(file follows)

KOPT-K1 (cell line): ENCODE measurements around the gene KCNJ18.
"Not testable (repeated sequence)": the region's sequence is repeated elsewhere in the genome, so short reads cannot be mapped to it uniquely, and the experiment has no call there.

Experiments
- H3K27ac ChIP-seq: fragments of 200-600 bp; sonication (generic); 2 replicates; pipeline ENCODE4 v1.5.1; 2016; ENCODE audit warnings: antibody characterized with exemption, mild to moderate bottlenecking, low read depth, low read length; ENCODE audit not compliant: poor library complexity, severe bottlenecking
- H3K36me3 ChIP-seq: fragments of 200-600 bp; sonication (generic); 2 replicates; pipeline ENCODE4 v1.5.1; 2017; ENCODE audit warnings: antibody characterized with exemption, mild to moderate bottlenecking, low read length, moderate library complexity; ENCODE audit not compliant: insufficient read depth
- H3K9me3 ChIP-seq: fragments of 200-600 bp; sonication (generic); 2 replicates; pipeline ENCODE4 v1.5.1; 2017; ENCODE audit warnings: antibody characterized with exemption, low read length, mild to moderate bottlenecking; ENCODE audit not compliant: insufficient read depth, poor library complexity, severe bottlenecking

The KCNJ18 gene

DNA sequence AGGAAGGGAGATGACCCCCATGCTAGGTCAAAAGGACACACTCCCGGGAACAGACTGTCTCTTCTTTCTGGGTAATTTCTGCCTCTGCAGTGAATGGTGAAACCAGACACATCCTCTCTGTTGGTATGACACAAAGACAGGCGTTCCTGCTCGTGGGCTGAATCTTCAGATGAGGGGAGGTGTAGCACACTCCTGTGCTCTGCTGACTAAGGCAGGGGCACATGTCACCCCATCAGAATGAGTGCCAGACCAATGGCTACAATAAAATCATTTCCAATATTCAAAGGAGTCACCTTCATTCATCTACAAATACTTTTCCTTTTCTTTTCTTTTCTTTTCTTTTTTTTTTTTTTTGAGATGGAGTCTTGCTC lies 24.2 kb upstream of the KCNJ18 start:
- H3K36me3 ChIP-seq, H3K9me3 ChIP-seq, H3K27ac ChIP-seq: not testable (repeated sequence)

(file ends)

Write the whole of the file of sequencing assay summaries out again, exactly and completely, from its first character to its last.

KOPT-K1 (cell line): ENCODE measurements around the gene KCNJ18.
"Not testable (repeated sequence)": the region's sequence is repeated elsewhere in the genome, so short reads cannot be mapped to it uniquely, and the experiment has no call there.

Experiments
- H3K27ac ChIP-seq: fragments of 200-600 bp; sonication (generic); 2 replicates; pipeline ENCODE4 v1.5.1; 2016; ENCODE audit warnings: antibody characterized with exemption, mild to moderate bottlenecking, low read depth, low read length; ENCODE audit not compliant: poor library complexity, severe bottlenecking
- H3K36me3 ChIP-seq: fragments of 200-600 bp; sonication (generic); 2 replicates; pipeline ENCODE4 v1.5.1; 2017; ENCODE audit warnings: antibody characterized with exemption, mild to moderate bottlenecking, low read length, moderate library complexity; ENCODE audit not compliant: insufficient read depth
- H3K9me3 ChIP-seq: fragments of 200-600 bp; sonication (generic); 2 replicates; pipeline ENCODE4 v1.5.1; 2017; ENCODE audit warnings: antibody characterized with exemption, low read length, mild to moderate bottlenecking; ENCODE audit not compliant: insufficient read depth, poor library complexity, severe bottlenecking

The KCNJ18 gene

DNA sequence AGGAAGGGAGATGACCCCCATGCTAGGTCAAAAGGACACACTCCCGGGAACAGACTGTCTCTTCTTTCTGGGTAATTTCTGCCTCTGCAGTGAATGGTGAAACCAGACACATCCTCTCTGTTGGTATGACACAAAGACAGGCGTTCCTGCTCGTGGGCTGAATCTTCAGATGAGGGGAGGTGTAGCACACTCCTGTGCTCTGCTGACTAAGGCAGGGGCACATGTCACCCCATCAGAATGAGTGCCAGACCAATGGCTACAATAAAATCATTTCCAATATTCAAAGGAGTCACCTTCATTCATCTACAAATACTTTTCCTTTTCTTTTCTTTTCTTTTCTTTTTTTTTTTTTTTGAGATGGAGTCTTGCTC lies 24.2 kb upstream of the KCNJ18 start:
- H3K36me3 ChIP-seq, H3K9me3 ChIP-seq, H3K27ac ChIP-seq: not testable (repeated sequence)